I agree that I will not disseminate any birth-control information and will not be a member of any group or organization which favors birth control or other eugenic activities at variance with Catholic morality. I further stipulate that I will live up to all the above agreement both in this hospital and in all my professional activities.

Failure to sign this pledge was to be taken as a resignation from the staff. The action came so quickly that dissenting physicians had little time to protest, for hospitals in Elizabeth were filled to capacity and the doctors faced the practical problem of where to take their patients. Under this pressure, every member of the staff but one signed.

It might be argued with some substance that ance St. Elizabeth’s is a Catholic hospital, Monsignor Glover was within his complete rights in forbidding the prescription of contraceptive information within thehospital. The point might hold even though it were shown that the hospital obtains a large share of its revenue from public funds, and as a community hospital obtains contributions from citizens of all faiths in Elizabeth. But to reach into the office of a physician and prescribe of the subject can be considered no less than a dangerous and ominous invasion of medical rights. More than a majority of the doctors on St. Elizabeth’s staff at the time were non-Catholics.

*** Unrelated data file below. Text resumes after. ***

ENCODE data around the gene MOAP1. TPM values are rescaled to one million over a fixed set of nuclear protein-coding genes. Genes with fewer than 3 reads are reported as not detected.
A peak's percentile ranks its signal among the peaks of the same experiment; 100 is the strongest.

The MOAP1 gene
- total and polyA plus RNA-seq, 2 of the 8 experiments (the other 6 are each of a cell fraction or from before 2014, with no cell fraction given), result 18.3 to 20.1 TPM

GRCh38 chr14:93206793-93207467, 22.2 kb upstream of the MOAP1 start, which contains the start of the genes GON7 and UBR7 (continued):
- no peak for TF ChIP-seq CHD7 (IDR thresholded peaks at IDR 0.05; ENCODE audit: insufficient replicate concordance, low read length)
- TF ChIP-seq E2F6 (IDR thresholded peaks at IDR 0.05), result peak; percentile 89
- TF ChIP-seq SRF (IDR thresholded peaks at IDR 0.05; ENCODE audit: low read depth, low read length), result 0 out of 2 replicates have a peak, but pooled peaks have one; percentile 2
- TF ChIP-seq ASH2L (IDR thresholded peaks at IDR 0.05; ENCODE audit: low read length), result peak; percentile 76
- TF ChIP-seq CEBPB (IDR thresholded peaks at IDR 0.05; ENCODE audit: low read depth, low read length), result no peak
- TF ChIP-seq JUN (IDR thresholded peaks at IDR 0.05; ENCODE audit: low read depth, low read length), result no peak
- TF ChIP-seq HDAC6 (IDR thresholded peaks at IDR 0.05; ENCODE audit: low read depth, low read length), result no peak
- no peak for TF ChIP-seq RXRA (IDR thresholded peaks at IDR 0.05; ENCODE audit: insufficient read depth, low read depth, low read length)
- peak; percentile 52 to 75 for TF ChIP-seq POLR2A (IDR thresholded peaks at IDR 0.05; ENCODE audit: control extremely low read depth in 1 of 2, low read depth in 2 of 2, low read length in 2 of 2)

The Elizabeth incident has been duplicated in various forms and in various places on numerous occasions before and since. For example:

In June, 1939, the Catholic Clergy Association of Waterbury, Connecticut, passed a resolution condemning birth control and demanding that the Waterbury Maternal Health center be “prosecuted to the full extent of the law.” The resolution was read at mass in every Roman Catholic Church in Waterbury on June 11. On June 12 the Health Center was raided and the staff was arrested and brought to trial. Although this action was later dropped, the Connecticut State Supreme Court held the law to be constitutional, and every birth-control clinic in the state was closed and has been closed ever since.